A New Era

By Todd Kuckkahn

Executive Director Portage County Business Council



Economic vitality is critical to our community. That economic vitality can be turned on its head in a heartbeat when a business faces a crisis. We’ve been blessed in our community to avert those crises, partly due to our diverse businesses and entrepreneurial climate.

When businesses make decisions on where to locate their business, location and local employment data are key elements. With both of those, it is what it is. We can’t move our community yet we are doing everything we can to impact demographic data. We are the pre-eminent leader in economic development and growth.

Here is how the Portage County Business Council (PCBC) is leading the effort to enhance our economic vitality:

Develop a consortium of accountable community leaders to affect change, thereby averting a potentially damaging crisis negatively impacting our economic vitality

Initiate talent development action plans to grow the workforce for our region

Through the use of business retention and expansion discussions, develop priorities along with immediate action, for business, government, education and the community

Attract and retain businesses and employees through a brand focused on our strategic strengths and combined resources, including our exceptional quality of life

Bring transformational value rather than transactional activity to business engagement through the chamber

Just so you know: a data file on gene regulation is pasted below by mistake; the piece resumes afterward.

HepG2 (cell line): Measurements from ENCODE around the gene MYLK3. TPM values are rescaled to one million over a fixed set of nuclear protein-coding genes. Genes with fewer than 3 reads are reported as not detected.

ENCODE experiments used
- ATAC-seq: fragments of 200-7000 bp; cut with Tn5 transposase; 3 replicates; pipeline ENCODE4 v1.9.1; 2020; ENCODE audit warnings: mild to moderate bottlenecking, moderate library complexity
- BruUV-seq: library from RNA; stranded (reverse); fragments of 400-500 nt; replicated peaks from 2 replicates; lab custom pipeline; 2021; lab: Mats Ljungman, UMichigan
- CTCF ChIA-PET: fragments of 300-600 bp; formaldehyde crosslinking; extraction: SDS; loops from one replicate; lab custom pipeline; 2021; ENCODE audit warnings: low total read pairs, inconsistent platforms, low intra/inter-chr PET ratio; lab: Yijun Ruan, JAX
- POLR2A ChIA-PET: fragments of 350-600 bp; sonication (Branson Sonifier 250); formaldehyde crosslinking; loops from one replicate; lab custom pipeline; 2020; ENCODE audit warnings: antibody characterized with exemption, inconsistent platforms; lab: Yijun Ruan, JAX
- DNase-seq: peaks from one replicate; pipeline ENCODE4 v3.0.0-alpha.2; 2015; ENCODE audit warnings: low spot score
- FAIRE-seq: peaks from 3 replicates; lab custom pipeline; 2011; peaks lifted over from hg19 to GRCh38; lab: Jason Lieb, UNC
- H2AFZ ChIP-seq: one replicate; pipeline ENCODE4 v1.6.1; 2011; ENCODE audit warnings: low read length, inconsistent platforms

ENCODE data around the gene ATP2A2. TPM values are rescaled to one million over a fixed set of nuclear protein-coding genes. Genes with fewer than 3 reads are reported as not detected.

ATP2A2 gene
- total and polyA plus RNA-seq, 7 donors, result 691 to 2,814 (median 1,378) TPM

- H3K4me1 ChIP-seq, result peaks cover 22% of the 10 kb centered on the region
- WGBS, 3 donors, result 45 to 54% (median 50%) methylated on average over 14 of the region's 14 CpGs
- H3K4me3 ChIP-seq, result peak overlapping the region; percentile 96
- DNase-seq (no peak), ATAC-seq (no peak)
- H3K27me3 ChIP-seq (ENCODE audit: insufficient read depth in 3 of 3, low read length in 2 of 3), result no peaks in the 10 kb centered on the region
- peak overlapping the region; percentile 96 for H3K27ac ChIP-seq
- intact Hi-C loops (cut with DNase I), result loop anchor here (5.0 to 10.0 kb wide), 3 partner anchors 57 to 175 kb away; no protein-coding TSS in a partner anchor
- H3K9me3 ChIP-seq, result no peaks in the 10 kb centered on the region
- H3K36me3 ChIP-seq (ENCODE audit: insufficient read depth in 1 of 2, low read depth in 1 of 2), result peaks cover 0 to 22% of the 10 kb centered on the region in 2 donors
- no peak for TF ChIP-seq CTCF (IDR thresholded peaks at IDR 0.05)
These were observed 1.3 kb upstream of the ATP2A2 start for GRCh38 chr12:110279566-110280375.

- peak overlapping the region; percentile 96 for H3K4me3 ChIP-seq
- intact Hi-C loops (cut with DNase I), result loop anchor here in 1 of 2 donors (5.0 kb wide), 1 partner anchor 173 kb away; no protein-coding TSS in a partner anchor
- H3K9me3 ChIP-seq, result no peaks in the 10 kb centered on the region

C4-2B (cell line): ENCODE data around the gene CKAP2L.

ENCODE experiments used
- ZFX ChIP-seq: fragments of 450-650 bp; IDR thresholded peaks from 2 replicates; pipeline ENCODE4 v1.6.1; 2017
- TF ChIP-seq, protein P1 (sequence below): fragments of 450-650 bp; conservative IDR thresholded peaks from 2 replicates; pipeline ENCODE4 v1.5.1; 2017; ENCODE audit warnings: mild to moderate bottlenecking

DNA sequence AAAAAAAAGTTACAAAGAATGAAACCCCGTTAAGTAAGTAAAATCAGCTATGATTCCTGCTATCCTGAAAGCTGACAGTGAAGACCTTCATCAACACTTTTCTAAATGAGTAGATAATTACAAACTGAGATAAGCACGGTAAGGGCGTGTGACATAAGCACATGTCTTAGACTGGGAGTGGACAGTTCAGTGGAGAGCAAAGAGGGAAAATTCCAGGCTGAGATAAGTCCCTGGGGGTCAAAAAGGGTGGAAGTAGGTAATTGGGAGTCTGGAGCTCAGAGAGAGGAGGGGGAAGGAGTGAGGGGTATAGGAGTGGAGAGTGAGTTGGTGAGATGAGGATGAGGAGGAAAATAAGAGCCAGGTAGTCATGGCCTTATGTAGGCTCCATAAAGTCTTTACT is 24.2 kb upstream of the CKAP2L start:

Connect our businesses to resources, markets and supply chains regionally in order to enhance their growth and prosperity

Partner to grow the culture of entrepreneurship

There is no one organization, business or government entity equipped to deal with any one of these, much less all of them. It truly takes our entire community. When business, education, government and the community work together and look out for each other, we all win. Reach out to that business next door, across the street, in another neighborhood or community and share best practices.

I’ve seen glimmers of hope that we can come together and take actionable steps to achieve these. Some will take more effort and time than others. Some people may say these goals are too lofty to accomplish and that statement will only fuel our energy to get more done. A good centering point towards actionable steps was “New ERA Workshop 2.0”. Held in March on the two year anniversary of the fi rst workshop, this community-based conversation helped focus us on those initiatives that would make change. Since that fi rst one, we have made progress.

PCBC has lead the effort on developing a community marketing website allowing for improved and enhanced talent retention and attraction. CREATE and the IDEA Center have greatly expanded the culture of entrepreneurship in our community.

Those are just two examples.

Some people accuse our community of being “simple”. We are rural in nature but suburban in practice. I recently had lunch with a young professional and he shared that “simpleness” is what he likes about our community and brought him here from Milwaukee. As he went into a deeper dive into what he meant, it was clear he was spot on with his simple word to defi ne our area.